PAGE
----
july 2013 by robertogreco
A Thing Worth Doing [Gilbert Chersterson]
"Chesterton consistly defended the amateur against the professional, or the “generalist” against the specialist, especially when it came to “the things worth doing.” There are things like playing the organ or discovering the North Pole, or being Astronomer Royal, which we do not want a person to do at all unless he does them well. But those are not the most important things in life. When it comes to writing one’s own love letters and blowing one’s own nose, “these things we want a man to do for himself, even if he does them badly.” This, argues Chesterton (in Orthodoxy) is “the democratic faith: that the most terribly important things must be left to ordinary men themselves – the mating of the sexes, the rearing of the young, the laws of the state.”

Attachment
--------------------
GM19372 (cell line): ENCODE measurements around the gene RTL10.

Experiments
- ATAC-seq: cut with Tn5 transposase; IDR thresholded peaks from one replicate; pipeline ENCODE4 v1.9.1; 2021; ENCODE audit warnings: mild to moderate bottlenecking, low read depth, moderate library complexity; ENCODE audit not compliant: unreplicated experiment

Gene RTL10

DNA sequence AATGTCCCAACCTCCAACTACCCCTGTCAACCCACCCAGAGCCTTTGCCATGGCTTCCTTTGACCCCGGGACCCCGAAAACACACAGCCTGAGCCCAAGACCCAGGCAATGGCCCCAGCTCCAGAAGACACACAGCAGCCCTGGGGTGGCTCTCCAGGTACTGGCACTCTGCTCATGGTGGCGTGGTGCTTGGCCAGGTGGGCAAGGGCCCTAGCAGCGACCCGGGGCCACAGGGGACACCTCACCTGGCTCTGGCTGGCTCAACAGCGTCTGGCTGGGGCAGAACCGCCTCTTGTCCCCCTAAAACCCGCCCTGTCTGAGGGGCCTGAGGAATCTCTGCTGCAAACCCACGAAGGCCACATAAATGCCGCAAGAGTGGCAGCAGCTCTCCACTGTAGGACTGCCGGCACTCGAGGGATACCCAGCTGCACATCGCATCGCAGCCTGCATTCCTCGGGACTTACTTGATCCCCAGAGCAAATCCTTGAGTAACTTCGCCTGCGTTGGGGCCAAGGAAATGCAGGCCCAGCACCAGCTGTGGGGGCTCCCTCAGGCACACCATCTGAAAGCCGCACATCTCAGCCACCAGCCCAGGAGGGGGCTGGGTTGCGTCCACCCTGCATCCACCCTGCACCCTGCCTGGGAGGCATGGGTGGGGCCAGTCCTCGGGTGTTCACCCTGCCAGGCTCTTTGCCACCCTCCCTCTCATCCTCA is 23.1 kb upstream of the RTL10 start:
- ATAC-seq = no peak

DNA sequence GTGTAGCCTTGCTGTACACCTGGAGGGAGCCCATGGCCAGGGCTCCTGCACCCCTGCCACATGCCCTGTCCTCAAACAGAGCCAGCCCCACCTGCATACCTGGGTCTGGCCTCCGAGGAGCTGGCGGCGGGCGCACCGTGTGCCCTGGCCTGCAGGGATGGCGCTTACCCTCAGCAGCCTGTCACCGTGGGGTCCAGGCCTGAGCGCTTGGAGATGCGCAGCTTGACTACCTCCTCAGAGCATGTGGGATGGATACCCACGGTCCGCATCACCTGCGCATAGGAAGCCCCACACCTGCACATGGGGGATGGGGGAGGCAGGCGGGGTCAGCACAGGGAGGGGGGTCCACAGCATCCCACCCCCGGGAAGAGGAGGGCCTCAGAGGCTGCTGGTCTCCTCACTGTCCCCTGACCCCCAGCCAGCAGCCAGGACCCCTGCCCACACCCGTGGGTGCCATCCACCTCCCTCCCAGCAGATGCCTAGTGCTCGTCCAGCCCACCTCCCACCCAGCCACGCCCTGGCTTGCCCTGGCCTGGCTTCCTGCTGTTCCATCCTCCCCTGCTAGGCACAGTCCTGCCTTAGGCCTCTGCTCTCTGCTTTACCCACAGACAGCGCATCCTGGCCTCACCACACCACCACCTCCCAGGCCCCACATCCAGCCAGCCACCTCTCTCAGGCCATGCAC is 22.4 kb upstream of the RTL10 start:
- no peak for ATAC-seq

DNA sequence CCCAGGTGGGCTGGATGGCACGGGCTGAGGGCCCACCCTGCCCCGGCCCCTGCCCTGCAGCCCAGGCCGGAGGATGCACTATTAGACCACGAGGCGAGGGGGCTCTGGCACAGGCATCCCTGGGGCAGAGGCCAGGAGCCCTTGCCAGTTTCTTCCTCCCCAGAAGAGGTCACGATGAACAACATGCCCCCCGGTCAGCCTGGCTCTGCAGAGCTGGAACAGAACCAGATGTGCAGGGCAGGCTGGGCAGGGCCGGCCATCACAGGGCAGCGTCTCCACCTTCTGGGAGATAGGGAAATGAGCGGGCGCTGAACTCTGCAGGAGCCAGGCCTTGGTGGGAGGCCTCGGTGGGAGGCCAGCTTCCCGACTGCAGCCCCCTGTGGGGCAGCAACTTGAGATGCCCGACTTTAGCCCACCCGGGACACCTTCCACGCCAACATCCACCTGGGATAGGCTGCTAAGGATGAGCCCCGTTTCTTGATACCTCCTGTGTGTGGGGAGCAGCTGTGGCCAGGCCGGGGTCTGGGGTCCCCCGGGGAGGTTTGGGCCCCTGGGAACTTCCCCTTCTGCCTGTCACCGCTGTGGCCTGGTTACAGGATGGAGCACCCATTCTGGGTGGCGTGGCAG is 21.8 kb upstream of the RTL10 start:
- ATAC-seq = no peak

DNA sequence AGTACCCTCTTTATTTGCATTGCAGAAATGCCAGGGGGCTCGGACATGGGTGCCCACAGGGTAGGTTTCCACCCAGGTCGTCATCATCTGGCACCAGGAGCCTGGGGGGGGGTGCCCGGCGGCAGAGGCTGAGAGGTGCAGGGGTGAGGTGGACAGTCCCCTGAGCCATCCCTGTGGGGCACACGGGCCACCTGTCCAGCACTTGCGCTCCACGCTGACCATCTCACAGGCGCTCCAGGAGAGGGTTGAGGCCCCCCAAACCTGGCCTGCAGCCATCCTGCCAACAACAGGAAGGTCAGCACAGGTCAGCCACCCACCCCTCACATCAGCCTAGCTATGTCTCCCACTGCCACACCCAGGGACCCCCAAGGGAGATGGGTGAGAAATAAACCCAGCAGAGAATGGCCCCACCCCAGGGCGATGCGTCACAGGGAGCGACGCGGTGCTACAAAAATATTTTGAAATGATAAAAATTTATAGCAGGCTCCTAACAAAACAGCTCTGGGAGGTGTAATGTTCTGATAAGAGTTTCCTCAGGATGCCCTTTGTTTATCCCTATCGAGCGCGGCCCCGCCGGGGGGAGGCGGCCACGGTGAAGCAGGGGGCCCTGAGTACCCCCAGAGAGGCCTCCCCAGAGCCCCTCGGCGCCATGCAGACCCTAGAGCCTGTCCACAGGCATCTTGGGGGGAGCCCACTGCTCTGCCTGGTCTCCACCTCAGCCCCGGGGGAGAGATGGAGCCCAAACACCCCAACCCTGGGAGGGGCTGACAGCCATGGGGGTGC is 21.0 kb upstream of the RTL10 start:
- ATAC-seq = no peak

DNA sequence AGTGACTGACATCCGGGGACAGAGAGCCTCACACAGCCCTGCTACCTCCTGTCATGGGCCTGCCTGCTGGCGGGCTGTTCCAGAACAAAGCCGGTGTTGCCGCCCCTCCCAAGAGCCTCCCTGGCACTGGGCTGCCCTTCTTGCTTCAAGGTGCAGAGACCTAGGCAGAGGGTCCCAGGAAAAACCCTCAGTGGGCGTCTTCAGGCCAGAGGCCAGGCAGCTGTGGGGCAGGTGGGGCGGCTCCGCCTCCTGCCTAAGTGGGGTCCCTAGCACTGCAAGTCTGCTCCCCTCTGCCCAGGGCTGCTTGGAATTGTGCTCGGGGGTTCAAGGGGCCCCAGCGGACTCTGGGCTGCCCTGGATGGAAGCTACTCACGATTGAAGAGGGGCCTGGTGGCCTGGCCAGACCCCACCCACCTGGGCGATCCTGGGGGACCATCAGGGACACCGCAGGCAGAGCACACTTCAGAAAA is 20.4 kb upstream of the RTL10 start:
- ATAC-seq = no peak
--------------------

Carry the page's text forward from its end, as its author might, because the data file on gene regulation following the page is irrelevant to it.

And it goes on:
As for “the rearing of the young,” which is the education of the very young, this is a job not for the specialist or the professional, but for the “generalist” and the amateur. In other words, for the mother, who Chesterton argues is “broad” where men are “narrow.” In What’s Wrong with the World, Chesterton forsaw the dilemma of daycare and the working mother, that children would end up being raised by “professionals” rather than by “amateurs.” And here we must understand “amateur” in its truest and most literal meaning. An amateur is someone who does something out of love, not for money. She does what she does not because she is going to be paid for her services and not because she is the most highly skilled, but because she wants to do it. And she does “the things worth doing,” which are the things closest and most sacred to all of humanity – nurturing a baby, teaching a child the first things, and, in fact, all things.